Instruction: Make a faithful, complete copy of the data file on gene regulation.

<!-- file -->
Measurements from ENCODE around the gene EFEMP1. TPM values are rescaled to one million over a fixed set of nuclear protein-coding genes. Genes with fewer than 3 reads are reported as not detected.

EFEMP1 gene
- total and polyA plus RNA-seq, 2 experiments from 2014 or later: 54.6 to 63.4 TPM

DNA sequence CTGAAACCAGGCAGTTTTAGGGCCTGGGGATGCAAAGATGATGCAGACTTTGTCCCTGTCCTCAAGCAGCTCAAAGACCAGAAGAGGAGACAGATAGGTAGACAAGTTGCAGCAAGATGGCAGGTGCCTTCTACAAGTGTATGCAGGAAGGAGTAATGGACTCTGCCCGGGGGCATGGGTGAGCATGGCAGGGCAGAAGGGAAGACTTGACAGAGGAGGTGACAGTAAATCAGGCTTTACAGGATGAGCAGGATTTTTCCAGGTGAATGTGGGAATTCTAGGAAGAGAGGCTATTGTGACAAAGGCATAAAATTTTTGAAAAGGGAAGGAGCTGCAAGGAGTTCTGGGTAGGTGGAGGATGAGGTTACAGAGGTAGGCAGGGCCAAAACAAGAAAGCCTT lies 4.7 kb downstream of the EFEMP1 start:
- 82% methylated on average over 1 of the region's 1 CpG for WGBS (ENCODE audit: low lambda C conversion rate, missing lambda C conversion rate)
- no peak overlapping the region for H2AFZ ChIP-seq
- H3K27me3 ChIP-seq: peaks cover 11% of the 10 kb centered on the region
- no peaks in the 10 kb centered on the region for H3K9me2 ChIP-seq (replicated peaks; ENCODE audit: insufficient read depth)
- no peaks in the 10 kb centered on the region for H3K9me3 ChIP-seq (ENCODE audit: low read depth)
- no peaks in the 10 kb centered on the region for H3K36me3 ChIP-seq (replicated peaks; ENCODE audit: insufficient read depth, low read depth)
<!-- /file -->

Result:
Measurements from ENCODE around the gene EFEMP1. TPM values are rescaled to one million over a fixed set of nuclear protein-coding genes. Genes with fewer than 3 reads are reported as not detected.

EFEMP1 gene
- total and polyA plus RNA-seq, 2 experiments from 2014 or later: 54.6 to 63.4 TPM

DNA sequence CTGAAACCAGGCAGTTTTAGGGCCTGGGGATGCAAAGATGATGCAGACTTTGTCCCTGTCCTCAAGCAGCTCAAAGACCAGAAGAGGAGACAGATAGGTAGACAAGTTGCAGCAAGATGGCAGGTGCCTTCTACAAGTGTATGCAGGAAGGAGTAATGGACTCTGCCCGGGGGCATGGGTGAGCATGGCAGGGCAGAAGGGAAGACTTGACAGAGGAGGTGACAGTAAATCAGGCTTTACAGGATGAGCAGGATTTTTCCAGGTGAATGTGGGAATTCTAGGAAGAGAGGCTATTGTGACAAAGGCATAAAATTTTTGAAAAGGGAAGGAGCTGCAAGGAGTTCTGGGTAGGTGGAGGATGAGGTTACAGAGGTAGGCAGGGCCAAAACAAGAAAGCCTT lies 4.7 kb downstream of the EFEMP1 start:
- 82% methylated on average over 1 of the region's 1 CpG for WGBS (ENCODE audit: low lambda C conversion rate, missing lambda C conversion rate)
- no peak overlapping the region for H2AFZ ChIP-seq
- H3K27me3 ChIP-seq: peaks cover 11% of the 10 kb centered on the region
- no peaks in the 10 kb centered on the region for H3K9me2 ChIP-seq (replicated peaks; ENCODE audit: insufficient read depth)
- no peaks in the 10 kb centered on the region for H3K9me3 ChIP-seq (ENCODE audit: low read depth)
- no peaks in the 10 kb centered on the region for H3K36me3 ChIP-seq (replicated peaks; ENCODE audit: insufficient read depth, low read depth)